2. Order batching

As we discussed in our batch vs. flow processing piece, batching is rational when there are some advantages like economies of scale to be had.

There are substantial differences between full truck-load and less-than-truckload rates, so companies have a strong incentive to fill a truckload when they order materials from a supplier. They get much better pricing, so they choose to restock infrequently (say once a quarter vs. once a week) and place larger orders.

But large orders lead to long order cycles. And long order cycles simply magnify volatility for the supplier.

For instance, consider a company that orders on a monthly basis.

For the supplier, there is a spike in demand at one time during the month, followed by no demand for the rest of the month. And you're just one manufacturer placing a large order. Like you, there are several others.

So what happens when, due to market conditions, a supplier suddenly receives large orders from multiple companies down the chain at once?

Infrastructure gets overloaded. You get much longer lead times than usual. There are backlogs.

And you know what's worse?

If as someone who placed an order and received a lead time of 1.5 years (which isn't unusual in the semiconductor industry), market demand might change in the next 8-12 months and you will cancel your order.

Like you, many others will, too. Your supplier is now left holding a bag of excess chips no one wants.

3. Price fluctuation

When something is available for cheap, any self-interested rational actor will buy more than what they need, simply because they're getting it for cheaper.

This is called forward buying.

A lot of buying in a supply chain is forward buying: manufacturers buy inventory way in advance of actual consumer demand, simply because the supplier has offered a price discount.

Now that you've bought more than you needed, you will not buy again until you deplete your inventory. As a result, your supplier faces huge bumps and dips in demand. Their factories are running extra time during certain times and totally idle at other times.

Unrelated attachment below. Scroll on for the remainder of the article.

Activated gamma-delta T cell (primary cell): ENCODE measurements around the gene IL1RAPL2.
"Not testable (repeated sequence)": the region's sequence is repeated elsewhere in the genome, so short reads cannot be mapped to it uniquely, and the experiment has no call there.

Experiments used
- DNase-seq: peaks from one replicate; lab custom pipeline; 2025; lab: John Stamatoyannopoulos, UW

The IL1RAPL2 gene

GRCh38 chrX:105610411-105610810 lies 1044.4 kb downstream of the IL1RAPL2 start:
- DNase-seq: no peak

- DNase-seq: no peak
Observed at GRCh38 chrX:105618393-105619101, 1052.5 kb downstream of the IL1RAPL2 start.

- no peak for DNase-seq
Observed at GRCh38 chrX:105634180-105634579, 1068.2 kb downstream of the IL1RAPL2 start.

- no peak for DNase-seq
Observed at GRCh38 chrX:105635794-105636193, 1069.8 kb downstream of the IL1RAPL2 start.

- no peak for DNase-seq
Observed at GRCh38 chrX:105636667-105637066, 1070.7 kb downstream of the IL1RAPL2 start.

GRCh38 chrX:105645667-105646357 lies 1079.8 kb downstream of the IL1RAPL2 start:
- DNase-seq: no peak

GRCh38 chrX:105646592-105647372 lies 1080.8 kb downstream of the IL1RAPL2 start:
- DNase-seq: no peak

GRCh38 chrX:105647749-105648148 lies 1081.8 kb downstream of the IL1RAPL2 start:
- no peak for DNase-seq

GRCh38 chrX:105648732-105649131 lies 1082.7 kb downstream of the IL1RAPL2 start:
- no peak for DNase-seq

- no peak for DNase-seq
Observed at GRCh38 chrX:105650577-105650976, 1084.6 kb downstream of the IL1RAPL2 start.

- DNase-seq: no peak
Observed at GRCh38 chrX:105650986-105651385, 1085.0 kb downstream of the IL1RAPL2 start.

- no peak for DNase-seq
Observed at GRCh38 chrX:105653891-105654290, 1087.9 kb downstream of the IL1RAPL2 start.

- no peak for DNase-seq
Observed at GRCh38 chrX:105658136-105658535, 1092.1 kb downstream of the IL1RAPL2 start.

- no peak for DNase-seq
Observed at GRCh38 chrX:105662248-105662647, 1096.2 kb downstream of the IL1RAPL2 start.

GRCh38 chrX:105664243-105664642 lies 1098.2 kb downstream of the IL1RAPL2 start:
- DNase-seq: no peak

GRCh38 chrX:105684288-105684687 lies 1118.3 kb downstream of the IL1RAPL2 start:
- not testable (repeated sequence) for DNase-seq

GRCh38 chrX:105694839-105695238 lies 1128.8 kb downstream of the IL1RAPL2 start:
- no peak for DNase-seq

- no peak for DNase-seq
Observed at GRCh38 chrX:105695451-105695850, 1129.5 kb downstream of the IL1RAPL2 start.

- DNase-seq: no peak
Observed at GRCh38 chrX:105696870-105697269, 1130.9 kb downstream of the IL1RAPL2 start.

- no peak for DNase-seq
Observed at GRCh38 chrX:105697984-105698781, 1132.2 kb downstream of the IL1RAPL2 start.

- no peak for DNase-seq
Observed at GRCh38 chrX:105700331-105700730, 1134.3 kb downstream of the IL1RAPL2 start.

Your supplier will in turn build up huge reserves of inventory to buffer against this volatility in demand.

And inventory storage is expensive.

The cost of maintaining said inventory without spoilage is also expensive.

The irony? This expense will eventually get reflected in the price you're paying for your products.

So, for want of a cheaper product, you (and other actors like you acting in self-interest) just increased its price in the long run.

This is called "playing yourself." As in,

"Congratulations, you played yourself."

4. Rationing and gaming supply

If a supplier knows that you're ordering in excess of what you need and their production is limited, they will ration their supply to you. For instance, you may have asked for 10,000 pieces, but they will tell you that we will only service 70% of your demand right now.

But you're one smart aleck and you knew this was coming. So, instead of ordering 10,000, you will order 15,000 so that you get 10,000.

Unfortunately, what this does is it sends up a completely skewed impression of real consumer demand for a product up the supply chain.

To add insult to injury and exacerbate this skewed signal, self-interested players will place the same order with multiple suppliers and buy from the first one that can deliver, then cancel all other orders!

You wanted 10,000 pieces of something.

You ordered 15,000 pieces of that thing from four different suppliers.

You got your 10,000 pieces from the supplier who delivered the fastest.

But up the supply chain, production was ramped up to produce 15,000 x 4 = 60,000 pieces.

Now, that remaining excess inventory will sit with your supplier as demand tanks and the market is overwhelmed with the ordered goods, and in the long run, this will only lead to the whole world getting products for a lot higher cost than they would have paid if some measures to avoid this were taken.

As to what those measures are, we will discuss them in Part 3.

Till then, I want you to think about the Japanese Keiretsu System and how it can mitigate this effect.